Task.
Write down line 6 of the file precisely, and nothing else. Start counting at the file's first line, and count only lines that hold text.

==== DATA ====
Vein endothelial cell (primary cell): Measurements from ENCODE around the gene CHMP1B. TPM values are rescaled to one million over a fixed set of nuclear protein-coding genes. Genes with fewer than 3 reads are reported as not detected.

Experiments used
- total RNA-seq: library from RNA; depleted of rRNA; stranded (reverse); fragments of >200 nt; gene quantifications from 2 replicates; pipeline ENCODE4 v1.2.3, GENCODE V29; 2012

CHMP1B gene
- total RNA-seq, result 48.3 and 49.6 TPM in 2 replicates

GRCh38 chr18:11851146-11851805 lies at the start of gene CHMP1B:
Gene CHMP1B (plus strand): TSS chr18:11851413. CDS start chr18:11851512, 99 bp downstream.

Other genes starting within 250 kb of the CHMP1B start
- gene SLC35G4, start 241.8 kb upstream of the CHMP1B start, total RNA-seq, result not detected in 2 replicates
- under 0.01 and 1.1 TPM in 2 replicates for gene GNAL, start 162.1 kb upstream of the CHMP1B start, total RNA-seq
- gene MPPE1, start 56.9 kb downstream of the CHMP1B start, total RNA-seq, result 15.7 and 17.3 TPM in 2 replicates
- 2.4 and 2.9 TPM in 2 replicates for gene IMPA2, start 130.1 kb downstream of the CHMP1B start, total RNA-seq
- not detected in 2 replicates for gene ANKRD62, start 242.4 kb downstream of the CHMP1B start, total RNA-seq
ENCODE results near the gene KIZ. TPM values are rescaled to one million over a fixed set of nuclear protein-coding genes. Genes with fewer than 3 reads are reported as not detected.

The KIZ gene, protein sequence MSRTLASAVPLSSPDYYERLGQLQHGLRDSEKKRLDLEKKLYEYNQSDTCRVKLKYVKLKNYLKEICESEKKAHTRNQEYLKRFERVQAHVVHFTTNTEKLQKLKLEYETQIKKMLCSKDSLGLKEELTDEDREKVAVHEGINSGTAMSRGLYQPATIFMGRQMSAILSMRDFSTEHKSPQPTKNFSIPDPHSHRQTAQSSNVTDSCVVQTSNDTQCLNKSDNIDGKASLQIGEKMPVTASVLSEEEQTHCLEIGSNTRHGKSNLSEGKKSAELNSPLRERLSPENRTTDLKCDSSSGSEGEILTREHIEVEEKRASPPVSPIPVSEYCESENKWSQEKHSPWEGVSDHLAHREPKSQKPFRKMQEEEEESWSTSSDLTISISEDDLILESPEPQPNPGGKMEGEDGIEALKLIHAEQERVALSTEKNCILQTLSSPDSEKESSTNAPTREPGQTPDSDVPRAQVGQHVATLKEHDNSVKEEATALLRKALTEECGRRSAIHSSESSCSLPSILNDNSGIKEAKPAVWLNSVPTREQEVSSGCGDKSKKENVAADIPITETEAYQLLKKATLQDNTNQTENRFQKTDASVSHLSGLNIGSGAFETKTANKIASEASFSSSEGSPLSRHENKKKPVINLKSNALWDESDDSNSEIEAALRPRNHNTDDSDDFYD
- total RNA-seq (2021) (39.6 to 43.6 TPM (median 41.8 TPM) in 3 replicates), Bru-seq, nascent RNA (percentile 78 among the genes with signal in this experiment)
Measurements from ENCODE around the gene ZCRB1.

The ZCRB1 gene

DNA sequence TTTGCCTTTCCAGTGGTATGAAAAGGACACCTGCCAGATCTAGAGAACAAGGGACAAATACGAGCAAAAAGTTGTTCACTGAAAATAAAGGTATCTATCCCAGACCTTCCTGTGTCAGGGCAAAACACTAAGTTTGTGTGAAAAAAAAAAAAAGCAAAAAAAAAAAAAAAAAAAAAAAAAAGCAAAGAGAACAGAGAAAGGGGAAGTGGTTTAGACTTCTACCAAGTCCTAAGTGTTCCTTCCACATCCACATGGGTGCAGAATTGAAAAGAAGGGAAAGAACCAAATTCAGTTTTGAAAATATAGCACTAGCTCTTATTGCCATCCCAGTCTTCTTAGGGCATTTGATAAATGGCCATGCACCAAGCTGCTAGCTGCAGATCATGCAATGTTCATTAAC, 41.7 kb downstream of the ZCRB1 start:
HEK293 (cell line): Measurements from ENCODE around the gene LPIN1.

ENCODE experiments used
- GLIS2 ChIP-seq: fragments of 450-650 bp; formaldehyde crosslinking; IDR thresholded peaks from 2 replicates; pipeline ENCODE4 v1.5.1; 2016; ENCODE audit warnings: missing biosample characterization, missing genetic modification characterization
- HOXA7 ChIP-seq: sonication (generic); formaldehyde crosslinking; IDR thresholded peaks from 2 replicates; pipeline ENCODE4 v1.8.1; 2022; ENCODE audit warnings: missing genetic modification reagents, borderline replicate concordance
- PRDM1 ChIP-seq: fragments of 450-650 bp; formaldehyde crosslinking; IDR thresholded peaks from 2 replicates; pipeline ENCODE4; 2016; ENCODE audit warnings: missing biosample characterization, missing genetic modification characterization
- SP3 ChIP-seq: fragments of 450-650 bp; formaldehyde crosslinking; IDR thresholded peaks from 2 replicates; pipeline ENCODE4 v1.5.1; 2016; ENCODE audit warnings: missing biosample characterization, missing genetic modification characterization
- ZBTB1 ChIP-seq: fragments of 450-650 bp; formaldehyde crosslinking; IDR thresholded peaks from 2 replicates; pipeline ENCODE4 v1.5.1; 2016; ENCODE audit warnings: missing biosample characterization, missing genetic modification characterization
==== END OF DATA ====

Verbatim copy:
GRCh38 chr18:11851146-11851805 lies at the start of gene CHMP1B: